HARRISBURG, Pa. (WHTM) — Dependable internet is not a luxury anymore, and the federal government is spending billions to close the so-called “digital divide.”
Limited access to stable a stable internet connection is impacting a wide range of people throughout Pennsylvania and across the nation.
The Northern York Regional Police Department (NYRPD) is located in a picturesque valley, which is pretty but also has pretty unreliable internet.
“The lack of wireless communications and internet access is not limited to this valley, but it repeats itself again and again throughout this part of York County,” said Chief Dave Lash of the NYRPD.
Lash said the poor internet recently hindered a search and rescue operation because first responders could not talk with each other.
“We need constant and consistent wireless connectivity during major events to protect public safety,” Lash added.
The federal government, which has allocated $42 billion to ensure all Americans have reliable and affordable internet, wants to help.
“Dollars I didn’t vote for, but dollars I am now entrusted to be the guardian of. And making sure they’re efficiently and effectively driven out to actually close the digital divide,” said Senator Kristin Phillips-Hill (R-York County).
But who will get this money? The Federal Communications Commission (FCC) made a map with every address on it. If an area is labeled as “served,” it will not receive funding. “Unserved” areas will receive funding, but the map has some issues.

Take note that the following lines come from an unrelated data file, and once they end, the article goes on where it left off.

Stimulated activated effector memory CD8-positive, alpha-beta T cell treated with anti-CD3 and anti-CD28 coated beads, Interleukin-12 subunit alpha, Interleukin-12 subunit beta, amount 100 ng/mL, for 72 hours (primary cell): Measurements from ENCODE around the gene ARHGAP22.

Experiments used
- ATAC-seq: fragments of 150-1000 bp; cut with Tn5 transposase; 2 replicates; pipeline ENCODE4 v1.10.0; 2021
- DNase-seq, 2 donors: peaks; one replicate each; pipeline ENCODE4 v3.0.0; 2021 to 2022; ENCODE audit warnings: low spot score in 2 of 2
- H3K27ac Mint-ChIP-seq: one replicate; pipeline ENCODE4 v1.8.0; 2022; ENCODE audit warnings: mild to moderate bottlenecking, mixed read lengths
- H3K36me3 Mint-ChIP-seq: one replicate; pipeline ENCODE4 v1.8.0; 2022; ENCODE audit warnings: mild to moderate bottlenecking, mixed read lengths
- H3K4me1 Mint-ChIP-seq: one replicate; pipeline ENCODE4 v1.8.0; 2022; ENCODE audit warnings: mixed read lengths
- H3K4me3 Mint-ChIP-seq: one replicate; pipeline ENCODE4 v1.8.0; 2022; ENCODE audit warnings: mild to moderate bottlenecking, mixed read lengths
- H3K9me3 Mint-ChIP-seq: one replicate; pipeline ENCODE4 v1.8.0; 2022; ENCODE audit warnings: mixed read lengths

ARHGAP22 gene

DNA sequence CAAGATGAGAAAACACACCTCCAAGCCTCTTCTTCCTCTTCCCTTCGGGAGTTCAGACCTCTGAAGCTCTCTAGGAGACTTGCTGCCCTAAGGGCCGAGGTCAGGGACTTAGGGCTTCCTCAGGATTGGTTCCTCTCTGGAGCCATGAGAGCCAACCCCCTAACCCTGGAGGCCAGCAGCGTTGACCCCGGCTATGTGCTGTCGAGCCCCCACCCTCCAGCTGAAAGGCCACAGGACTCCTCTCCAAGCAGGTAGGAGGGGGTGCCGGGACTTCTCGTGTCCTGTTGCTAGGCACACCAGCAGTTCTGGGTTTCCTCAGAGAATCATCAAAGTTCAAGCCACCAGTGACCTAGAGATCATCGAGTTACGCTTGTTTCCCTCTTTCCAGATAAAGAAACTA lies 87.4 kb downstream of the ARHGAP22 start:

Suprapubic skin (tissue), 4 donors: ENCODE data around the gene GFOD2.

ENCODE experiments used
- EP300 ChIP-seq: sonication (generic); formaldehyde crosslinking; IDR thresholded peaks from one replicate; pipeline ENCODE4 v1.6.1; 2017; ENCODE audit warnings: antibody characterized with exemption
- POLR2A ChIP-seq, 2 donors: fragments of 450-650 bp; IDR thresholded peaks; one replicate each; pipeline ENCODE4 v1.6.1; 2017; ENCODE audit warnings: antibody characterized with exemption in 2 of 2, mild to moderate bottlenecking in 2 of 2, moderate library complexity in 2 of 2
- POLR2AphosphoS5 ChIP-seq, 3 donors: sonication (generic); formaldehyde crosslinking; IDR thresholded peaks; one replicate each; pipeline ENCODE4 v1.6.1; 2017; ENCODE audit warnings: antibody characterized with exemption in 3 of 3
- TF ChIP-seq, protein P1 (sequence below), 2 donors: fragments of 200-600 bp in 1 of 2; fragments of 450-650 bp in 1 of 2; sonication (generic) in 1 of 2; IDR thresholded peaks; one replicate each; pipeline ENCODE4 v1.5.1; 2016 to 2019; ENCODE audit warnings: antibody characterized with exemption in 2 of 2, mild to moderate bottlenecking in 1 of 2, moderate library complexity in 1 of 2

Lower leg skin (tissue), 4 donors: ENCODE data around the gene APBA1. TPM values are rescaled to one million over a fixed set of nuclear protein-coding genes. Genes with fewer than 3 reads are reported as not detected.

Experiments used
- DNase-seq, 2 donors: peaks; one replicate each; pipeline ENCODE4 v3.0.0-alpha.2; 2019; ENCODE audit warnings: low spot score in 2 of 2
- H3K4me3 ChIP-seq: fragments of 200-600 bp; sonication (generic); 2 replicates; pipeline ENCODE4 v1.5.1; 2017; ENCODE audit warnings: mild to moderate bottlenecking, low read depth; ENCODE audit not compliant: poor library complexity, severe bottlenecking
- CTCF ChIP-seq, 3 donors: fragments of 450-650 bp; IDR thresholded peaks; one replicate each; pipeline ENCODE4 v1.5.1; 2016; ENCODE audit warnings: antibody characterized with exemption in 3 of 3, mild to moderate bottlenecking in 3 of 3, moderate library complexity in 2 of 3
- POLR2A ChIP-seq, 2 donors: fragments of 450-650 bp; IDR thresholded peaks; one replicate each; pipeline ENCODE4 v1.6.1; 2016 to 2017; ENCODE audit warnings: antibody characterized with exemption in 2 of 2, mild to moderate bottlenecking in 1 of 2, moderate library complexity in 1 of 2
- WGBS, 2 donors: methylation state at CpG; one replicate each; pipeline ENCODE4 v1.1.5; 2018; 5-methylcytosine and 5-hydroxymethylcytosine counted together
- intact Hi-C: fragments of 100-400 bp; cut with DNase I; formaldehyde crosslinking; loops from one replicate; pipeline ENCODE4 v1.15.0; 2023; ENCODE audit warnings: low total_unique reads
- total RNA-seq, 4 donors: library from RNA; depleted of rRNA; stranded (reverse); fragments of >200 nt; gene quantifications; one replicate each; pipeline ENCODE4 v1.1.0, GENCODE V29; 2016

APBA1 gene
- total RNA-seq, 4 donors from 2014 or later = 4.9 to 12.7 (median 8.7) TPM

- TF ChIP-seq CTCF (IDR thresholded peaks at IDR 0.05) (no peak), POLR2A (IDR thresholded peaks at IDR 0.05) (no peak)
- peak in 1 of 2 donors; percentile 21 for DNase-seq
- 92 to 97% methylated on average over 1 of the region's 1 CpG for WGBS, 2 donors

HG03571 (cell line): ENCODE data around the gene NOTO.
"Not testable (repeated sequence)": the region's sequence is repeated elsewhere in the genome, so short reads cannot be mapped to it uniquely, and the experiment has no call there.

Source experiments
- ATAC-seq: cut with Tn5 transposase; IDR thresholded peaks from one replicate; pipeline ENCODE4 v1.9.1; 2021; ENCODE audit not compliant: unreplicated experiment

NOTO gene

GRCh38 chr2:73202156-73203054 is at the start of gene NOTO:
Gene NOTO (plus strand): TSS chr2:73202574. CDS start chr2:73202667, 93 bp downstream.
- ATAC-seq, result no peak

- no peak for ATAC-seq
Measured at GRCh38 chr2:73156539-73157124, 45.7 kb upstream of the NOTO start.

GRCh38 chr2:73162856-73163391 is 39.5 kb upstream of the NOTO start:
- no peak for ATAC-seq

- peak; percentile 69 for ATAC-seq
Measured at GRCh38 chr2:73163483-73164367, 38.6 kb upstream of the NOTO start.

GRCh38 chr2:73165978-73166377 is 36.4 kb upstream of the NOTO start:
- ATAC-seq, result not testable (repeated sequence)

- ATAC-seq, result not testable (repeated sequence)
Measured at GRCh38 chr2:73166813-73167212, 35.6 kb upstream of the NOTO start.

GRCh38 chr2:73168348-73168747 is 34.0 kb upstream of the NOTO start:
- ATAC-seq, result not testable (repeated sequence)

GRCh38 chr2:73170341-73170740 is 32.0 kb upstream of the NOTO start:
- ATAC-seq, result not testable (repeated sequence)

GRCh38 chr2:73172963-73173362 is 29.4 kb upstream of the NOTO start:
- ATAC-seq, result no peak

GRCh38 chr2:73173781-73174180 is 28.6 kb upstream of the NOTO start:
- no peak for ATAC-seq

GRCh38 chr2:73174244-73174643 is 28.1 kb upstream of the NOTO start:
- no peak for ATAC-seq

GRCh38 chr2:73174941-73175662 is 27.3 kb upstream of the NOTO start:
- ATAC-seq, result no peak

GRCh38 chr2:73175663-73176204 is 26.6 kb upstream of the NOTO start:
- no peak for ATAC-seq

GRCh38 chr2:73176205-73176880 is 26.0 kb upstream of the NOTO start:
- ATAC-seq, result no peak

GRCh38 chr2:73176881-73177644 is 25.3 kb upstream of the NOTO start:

“It inaccurately reports some areas as being ‘served’ with high-speed internet when they are, in fact, not,” said Brandon Carson of the Pennsylvania Broadband Development Authority.
Officials want Pennsylvanians to view the map, enter their addresses, and ensure that their homes/workplaces are accurately represented by the FCC.
“You need to speak up. You need to check out that map,” said Phillips-Hill. “It’s not lost on me that we are asking people who do not have access to the internet to visit a website to see if they have internet, right, that’s crazy.”
When first responders can’t communicate with each other, despite the national broadband map claiming the police department has 100 percent coverage, it’s clear the FCC’s map needs input.
“The maps are wrong. We need your help to correct them. Please help us help you and have your voices heard,” said Lash.
The FCC wants you to challenge their maps if you think it’s incorrect, however, the deadline is January 13.